01 July 2017

On This Day 1 July 1766 and 1767

The locations of Dehler, Bangert, Moor, Grimm, Dietel and Huck on
Karte der deutschen Siedlungen im Wolgagebiet (Map of German settlements in the Volga region, AHSGR map #6)

On this day, 1 July, six Volga Mother colonies were founded, one in 1766 and five in 1767.


Location of the Volga colony Moor. 
Today it's known as Klyuchi, Saratov, Russia

Moor was founded as a Lutheran Reformed colony.  A Baptist parish was formed in 1885 by a preacher from Volhynia.

It had a cooperative store and an agricultural kolkhoz founded with loans along with as of 1926, a school with grades one through four.

To learn more about what school children may have been taught, read Atlas Obscura's recent article on propaganda in 1920s Russian schools.


Location of the Volga colony Bangert.
Today it's known as Zaumorye, Saratov, Russia

Bangert was founded as a Lutheran colony on 1 July 1767 by LeRoy and Pictet, a co-operative company commissioned by Catherine the Great to recruit and settle Germans in Russia. The colony began with 32 households and 83 colonists. It had a fruit processing mill, and it was home to one of the largest Volga German oil mills.

Location of the Volga colony Dehler,
now known as Berezovka, Saratov, Russia

Dehler was 
named after Johannes Dehler, the first mayor of the colony.  It was a founded as a Roman Catholic colony by LeRoy and Pictet, a co-operative company commissioned by Catherine the Great to recruit and settle Germans in Russia.

Between 1912 and 1914, approximately 100 residents emigrated from Dehler to North and South America.

Location of Dietel, now known as 
Aleshniki, Volgograd, Russia.
Dietel was founded on 1 July 1767 and was named for its first leader, Christian Gottfried Dietel. 

The plat map of Dietel shown here is courtesy of the Reichel/Reigel Family.  A larger version can be found here: map of Dietel

Plat map of Dietel compiled by Henry Ruff 1992 based on information from
Alma Bruner Gerbitz of Windsor, Colorado; Richard K. Lackman of Moorhead, Minnesota;
and Mr. and Mrs. Herman Michael of Laurel, Montana.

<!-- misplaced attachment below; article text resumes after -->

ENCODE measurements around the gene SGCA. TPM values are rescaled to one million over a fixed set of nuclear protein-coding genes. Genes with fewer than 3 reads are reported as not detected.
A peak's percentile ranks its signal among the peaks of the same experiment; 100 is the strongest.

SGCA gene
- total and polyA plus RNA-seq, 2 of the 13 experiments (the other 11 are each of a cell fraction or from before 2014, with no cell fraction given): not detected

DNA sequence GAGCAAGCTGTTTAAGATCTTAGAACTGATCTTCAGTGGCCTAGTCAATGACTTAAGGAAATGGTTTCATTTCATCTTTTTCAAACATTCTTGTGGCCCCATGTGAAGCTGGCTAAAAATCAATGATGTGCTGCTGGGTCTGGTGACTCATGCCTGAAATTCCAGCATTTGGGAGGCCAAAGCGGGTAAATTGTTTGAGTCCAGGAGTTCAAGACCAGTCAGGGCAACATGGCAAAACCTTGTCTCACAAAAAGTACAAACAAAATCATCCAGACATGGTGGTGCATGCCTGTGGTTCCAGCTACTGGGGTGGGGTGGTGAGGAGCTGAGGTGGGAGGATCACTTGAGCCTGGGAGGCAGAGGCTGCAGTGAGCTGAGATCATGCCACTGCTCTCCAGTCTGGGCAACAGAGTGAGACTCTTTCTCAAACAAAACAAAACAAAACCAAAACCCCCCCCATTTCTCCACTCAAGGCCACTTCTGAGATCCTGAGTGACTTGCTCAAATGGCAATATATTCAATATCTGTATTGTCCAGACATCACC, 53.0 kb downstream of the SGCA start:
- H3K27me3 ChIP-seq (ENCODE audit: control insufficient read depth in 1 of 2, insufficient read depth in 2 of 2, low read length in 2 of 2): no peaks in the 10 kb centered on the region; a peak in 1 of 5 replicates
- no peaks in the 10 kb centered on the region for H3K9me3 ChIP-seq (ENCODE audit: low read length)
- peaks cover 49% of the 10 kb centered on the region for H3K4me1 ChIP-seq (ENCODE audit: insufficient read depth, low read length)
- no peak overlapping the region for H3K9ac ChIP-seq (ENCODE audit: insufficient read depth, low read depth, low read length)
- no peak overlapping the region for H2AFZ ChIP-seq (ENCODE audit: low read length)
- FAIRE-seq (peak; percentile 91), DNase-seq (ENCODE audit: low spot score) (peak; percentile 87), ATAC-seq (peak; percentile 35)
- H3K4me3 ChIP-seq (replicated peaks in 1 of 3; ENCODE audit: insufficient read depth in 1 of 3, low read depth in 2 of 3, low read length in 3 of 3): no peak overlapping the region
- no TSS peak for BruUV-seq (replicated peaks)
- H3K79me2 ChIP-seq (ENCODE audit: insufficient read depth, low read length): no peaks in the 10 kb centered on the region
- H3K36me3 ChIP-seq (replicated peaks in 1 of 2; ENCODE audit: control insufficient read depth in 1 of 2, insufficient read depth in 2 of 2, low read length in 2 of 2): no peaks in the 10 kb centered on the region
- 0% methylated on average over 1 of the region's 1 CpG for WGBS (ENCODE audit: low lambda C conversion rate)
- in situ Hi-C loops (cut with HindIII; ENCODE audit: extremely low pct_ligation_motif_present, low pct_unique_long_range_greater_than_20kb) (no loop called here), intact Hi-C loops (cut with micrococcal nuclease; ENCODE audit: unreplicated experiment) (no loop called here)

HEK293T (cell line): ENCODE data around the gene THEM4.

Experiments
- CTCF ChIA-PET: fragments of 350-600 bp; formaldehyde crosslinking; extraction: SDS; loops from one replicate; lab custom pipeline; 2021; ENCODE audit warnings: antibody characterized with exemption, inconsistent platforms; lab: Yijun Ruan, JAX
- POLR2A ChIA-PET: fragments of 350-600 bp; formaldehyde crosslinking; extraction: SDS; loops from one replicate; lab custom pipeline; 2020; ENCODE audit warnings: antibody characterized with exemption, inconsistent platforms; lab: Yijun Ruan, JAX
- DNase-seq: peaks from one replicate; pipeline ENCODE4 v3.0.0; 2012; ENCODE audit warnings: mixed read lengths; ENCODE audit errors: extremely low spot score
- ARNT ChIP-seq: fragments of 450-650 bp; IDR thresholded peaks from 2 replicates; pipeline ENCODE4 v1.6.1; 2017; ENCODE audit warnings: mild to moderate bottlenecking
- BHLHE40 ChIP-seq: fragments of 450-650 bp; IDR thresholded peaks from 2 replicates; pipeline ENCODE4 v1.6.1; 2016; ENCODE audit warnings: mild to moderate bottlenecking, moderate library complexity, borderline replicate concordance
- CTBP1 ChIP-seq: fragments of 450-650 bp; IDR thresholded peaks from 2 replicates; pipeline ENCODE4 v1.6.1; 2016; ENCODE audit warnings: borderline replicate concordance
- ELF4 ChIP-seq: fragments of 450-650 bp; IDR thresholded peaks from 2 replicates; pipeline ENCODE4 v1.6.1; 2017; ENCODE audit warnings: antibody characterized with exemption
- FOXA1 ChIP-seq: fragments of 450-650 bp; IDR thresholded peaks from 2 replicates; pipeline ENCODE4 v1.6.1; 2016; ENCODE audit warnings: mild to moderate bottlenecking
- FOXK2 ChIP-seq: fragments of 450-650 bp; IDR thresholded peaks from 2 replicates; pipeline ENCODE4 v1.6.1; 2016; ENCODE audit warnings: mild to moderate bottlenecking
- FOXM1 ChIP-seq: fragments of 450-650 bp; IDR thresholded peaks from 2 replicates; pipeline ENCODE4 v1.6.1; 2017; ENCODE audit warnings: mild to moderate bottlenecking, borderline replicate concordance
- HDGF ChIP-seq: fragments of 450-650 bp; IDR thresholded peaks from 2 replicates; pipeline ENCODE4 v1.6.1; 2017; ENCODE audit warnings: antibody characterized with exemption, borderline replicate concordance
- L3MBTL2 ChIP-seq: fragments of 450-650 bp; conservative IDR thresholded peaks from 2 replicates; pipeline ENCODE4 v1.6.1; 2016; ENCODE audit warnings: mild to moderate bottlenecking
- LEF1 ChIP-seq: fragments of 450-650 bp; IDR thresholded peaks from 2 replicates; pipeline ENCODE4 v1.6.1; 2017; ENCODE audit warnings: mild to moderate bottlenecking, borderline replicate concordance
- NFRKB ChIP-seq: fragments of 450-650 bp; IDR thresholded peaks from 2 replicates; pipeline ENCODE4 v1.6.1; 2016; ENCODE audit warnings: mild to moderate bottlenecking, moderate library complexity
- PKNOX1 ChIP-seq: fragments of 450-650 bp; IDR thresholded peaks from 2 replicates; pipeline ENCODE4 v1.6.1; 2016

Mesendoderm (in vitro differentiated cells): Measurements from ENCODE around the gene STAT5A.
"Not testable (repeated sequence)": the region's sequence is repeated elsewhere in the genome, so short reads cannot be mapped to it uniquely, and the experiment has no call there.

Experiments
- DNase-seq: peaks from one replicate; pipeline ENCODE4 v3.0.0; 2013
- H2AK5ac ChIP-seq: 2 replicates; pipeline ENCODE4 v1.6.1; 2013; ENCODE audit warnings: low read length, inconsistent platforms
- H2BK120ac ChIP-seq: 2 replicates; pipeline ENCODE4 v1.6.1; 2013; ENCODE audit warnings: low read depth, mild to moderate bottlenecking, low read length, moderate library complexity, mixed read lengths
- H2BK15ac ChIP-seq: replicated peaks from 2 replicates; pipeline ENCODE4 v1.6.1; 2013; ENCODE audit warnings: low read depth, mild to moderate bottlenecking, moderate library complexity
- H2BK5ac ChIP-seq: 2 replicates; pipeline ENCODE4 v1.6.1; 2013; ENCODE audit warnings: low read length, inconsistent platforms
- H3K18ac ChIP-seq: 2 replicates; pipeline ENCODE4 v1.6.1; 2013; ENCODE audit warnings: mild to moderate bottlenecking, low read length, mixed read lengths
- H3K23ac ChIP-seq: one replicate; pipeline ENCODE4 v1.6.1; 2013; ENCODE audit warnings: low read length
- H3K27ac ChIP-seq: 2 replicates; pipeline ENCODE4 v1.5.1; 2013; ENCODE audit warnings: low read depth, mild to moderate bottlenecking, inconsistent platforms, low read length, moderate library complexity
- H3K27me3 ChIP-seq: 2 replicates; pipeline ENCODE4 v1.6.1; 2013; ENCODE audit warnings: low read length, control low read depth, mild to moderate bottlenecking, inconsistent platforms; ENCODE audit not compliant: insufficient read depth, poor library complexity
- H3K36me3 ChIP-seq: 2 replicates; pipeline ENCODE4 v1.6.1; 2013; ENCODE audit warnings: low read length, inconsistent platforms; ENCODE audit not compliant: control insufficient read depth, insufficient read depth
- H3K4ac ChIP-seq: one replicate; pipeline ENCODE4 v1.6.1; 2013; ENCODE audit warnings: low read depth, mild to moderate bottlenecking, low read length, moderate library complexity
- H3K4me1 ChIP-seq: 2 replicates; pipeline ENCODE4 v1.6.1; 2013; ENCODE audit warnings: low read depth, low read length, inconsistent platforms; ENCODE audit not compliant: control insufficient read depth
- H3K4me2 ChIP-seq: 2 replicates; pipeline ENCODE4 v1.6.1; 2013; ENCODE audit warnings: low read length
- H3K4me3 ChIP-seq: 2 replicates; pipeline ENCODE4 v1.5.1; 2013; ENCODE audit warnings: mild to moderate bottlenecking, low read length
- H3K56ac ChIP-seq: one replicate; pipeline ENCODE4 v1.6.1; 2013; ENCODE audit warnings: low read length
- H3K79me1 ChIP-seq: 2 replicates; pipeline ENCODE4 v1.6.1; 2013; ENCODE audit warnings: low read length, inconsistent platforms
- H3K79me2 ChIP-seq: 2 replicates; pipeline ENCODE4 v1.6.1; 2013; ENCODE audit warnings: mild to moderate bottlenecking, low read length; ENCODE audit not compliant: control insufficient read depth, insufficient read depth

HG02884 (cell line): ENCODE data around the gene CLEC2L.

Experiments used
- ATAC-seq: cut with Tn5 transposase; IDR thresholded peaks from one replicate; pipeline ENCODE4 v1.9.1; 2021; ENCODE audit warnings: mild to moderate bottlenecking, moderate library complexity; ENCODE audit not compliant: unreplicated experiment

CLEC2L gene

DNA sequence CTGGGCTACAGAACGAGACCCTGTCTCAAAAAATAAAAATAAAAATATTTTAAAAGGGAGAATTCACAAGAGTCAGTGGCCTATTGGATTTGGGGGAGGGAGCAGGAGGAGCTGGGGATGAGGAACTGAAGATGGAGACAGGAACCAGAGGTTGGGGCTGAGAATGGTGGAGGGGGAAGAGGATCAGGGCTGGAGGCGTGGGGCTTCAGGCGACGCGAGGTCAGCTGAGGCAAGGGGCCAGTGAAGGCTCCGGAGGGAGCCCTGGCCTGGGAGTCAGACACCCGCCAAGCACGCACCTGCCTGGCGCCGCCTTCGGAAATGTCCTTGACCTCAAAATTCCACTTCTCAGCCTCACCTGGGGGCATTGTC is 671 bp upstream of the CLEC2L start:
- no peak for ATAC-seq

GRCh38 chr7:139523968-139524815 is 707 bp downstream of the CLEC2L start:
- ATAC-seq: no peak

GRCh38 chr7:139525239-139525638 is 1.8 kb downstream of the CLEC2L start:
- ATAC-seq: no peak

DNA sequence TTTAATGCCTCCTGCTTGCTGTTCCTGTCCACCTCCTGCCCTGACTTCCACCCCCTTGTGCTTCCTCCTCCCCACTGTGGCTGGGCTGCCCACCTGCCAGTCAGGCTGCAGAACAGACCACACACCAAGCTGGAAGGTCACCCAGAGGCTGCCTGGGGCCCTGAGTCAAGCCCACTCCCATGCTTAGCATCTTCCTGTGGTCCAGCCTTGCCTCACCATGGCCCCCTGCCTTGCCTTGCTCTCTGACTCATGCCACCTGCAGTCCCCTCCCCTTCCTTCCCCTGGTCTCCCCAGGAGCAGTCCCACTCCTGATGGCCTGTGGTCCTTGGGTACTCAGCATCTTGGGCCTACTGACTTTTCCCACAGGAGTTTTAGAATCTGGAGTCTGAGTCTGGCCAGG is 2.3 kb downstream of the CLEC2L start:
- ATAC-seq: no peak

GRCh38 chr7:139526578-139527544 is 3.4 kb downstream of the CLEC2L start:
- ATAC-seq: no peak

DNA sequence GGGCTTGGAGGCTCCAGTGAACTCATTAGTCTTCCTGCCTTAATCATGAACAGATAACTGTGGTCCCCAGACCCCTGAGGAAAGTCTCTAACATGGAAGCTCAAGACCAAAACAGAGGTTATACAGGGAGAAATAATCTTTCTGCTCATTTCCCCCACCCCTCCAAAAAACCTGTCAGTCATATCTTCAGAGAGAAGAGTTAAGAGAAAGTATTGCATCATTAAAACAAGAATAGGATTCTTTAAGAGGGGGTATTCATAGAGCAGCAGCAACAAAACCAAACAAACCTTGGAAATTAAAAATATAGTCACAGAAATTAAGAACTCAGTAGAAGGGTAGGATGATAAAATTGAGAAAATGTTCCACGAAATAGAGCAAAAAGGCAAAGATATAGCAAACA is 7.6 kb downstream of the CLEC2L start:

Grimm was founded as a Reformed Lutheran colony and named after the first mayor of the colony, Gottfried Heinrich Ulrich Grimm, a surgeon from The Netherlands. Most sources agree on its founding year, but some have it listed as early as 1765.  

Grimm had two schools, one with grades one though four and one with grades five through nine. There was also an eight-semester agriculture college which taught students how to raise fruits and vegetables. There were factories that produced lathes and agricultural machinery, a foundry and five mills. 

Location of the Volga village Huck, known today
as Splavnukha, Saratov, Russia

Huck was founded as a Lutheran colony. Its Russian name was, and still is, Splavnukha.   By decree of 26 February 1768 on the names of the German colonies was officially named Splavnukha for the river nearby.

Most of the colonists were farmers, but there were also a number of craftsmen:  7 tailors, 20 cobblers, 32 carpenters, 6 masons, 78 carpenters, 27 wheelwrights, 1 cooper, 18 blacksmiths and 1 binder. Over 100 colonists also wove sarpinka, a type of gingham, in their homes.

Learn More:
Artful Propaganda of Soviet Children's Literature 
Center for Volga German Studies - Bangert, Dehlr, Dietel, Grimm, Huck, Moor
LeRoy and Pictet
Sarpinka Industry in the Volga
Volga German Institute - Bangert, Dehlr, Dietel, Grimm, Huck, Moor
Wolgadeutsche (History of the Volga Germans) - BangertGrimm, Huck, Moor

2017 marks the 250th anniversary of the founding of the Mother colonies along the Volga River. There are many events throughout the year to commemorate the anniversary, and the Germans from 
Russia Settlement Locations project joins in the celebration of this rich Volga German heritage.  

The German immigrants that came to the Volga region were among first colonists to take up Catherine the Great on her manifesto. They came from Hesse, the Rhineland, the Palatinate and Württemberg.  They are also among the most well researched and documented groups of German colonists in Russia. Thus far, the Volga Mother colonies settled between 1764 and 1767 are the only colonies that have precise dates they were settled.  

For more historical and current events related to Germans from Russia, see our calendar page or link to our public Google calendar.

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